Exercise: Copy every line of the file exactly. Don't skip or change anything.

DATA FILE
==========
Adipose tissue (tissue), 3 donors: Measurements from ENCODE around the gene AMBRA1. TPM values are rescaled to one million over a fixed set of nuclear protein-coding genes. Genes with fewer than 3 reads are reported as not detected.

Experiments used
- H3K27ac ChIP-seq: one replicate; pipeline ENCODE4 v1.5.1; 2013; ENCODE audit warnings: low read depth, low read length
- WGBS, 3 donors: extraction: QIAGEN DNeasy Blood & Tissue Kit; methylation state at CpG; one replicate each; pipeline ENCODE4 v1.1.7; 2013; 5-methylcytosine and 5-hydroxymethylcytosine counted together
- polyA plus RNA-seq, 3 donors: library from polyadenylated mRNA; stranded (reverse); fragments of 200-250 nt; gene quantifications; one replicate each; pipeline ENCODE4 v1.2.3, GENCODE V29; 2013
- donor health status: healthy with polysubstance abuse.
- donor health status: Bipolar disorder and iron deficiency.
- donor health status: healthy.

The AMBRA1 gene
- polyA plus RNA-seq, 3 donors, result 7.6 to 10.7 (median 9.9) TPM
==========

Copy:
Adipose tissue (tissue), 3 donors: Measurements from ENCODE around the gene AMBRA1. TPM values are rescaled to one million over a fixed set of nuclear protein-coding genes. Genes with fewer than 3 reads are reported as not detected.

Experiments used
- H3K27ac ChIP-seq: one replicate; pipeline ENCODE4 v1.5.1; 2013; ENCODE audit warnings: low read depth, low read length
- WGBS, 3 donors: extraction: QIAGEN DNeasy Blood & Tissue Kit; methylation state at CpG; one replicate each; pipeline ENCODE4 v1.1.7; 2013; 5-methylcytosine and 5-hydroxymethylcytosine counted together
- polyA plus RNA-seq, 3 donors: library from polyadenylated mRNA; stranded (reverse); fragments of 200-250 nt; gene quantifications; one replicate each; pipeline ENCODE4 v1.2.3, GENCODE V29; 2013
- donor health status: healthy with polysubstance abuse.
- donor health status: Bipolar disorder and iron deficiency.
- donor health status: healthy.

The AMBRA1 gene
- polyA plus RNA-seq, 3 donors, result 7.6 to 10.7 (median 9.9) TPM